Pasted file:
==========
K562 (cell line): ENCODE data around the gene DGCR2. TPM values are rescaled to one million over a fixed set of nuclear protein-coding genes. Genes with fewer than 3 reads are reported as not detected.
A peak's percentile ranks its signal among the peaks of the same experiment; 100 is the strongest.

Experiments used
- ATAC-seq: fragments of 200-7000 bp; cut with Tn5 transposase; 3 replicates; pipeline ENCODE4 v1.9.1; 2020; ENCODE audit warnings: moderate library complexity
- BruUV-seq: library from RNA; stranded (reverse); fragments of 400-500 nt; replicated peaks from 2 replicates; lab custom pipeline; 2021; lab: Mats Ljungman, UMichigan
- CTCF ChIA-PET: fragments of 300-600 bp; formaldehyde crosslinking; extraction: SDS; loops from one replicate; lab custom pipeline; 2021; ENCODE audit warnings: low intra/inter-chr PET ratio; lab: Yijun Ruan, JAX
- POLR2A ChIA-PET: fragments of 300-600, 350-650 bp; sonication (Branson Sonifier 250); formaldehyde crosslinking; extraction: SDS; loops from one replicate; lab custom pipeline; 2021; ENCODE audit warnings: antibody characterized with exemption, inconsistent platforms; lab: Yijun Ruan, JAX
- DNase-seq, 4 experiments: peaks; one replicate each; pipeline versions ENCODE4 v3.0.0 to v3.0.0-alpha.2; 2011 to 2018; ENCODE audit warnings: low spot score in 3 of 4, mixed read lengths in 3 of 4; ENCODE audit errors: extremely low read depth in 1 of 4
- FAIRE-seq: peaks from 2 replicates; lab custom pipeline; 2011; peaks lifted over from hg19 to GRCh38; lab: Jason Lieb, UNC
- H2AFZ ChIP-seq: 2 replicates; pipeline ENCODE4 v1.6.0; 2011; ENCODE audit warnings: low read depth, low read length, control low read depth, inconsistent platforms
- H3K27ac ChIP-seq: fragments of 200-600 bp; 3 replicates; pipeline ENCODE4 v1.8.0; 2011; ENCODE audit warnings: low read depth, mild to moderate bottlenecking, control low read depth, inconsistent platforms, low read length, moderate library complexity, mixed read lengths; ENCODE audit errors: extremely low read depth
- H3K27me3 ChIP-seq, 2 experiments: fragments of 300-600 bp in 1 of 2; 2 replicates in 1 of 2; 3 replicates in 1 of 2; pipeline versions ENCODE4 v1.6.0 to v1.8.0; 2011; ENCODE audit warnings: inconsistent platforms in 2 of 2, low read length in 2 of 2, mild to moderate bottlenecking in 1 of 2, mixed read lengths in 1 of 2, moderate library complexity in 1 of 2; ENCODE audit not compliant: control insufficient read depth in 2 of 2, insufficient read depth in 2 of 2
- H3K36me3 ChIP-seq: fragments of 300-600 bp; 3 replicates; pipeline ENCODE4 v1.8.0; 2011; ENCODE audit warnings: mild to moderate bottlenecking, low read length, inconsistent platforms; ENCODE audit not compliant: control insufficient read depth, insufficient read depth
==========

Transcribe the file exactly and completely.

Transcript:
K562 (cell line): ENCODE data around the gene DGCR2. TPM values are rescaled to one million over a fixed set of nuclear protein-coding genes. Genes with fewer than 3 reads are reported as not detected.
A peak's percentile ranks its signal among the peaks of the same experiment; 100 is the strongest.

Experiments used
- ATAC-seq: fragments of 200-7000 bp; cut with Tn5 transposase; 3 replicates; pipeline ENCODE4 v1.9.1; 2020; ENCODE audit warnings: moderate library complexity
- BruUV-seq: library from RNA; stranded (reverse); fragments of 400-500 nt; replicated peaks from 2 replicates; lab custom pipeline; 2021; lab: Mats Ljungman, UMichigan
- CTCF ChIA-PET: fragments of 300-600 bp; formaldehyde crosslinking; extraction: SDS; loops from one replicate; lab custom pipeline; 2021; ENCODE audit warnings: low intra/inter-chr PET ratio; lab: Yijun Ruan, JAX
- POLR2A ChIA-PET: fragments of 300-600, 350-650 bp; sonication (Branson Sonifier 250); formaldehyde crosslinking; extraction: SDS; loops from one replicate; lab custom pipeline; 2021; ENCODE audit warnings: antibody characterized with exemption, inconsistent platforms; lab: Yijun Ruan, JAX
- DNase-seq, 4 experiments: peaks; one replicate each; pipeline versions ENCODE4 v3.0.0 to v3.0.0-alpha.2; 2011 to 2018; ENCODE audit warnings: low spot score in 3 of 4, mixed read lengths in 3 of 4; ENCODE audit errors: extremely low read depth in 1 of 4
- FAIRE-seq: peaks from 2 replicates; lab custom pipeline; 2011; peaks lifted over from hg19 to GRCh38; lab: Jason Lieb, UNC
- H2AFZ ChIP-seq: 2 replicates; pipeline ENCODE4 v1.6.0; 2011; ENCODE audit warnings: low read depth, low read length, control low read depth, inconsistent platforms
- H3K27ac ChIP-seq: fragments of 200-600 bp; 3 replicates; pipeline ENCODE4 v1.8.0; 2011; ENCODE audit warnings: low read depth, mild to moderate bottlenecking, control low read depth, inconsistent platforms, low read length, moderate library complexity, mixed read lengths; ENCODE audit errors: extremely low read depth
- H3K27me3 ChIP-seq, 2 experiments: fragments of 300-600 bp in 1 of 2; 2 replicates in 1 of 2; 3 replicates in 1 of 2; pipeline versions ENCODE4 v1.6.0 to v1.8.0; 2011; ENCODE audit warnings: inconsistent platforms in 2 of 2, low read length in 2 of 2, mild to moderate bottlenecking in 1 of 2, mixed read lengths in 1 of 2, moderate library complexity in 1 of 2; ENCODE audit not compliant: control insufficient read depth in 2 of 2, insufficient read depth in 2 of 2
- H3K36me3 ChIP-seq: fragments of 300-600 bp; 3 replicates; pipeline ENCODE4 v1.8.0; 2011; ENCODE audit warnings: mild to moderate bottlenecking, low read length, inconsistent platforms; ENCODE audit not compliant: control insufficient read depth, insufficient read depth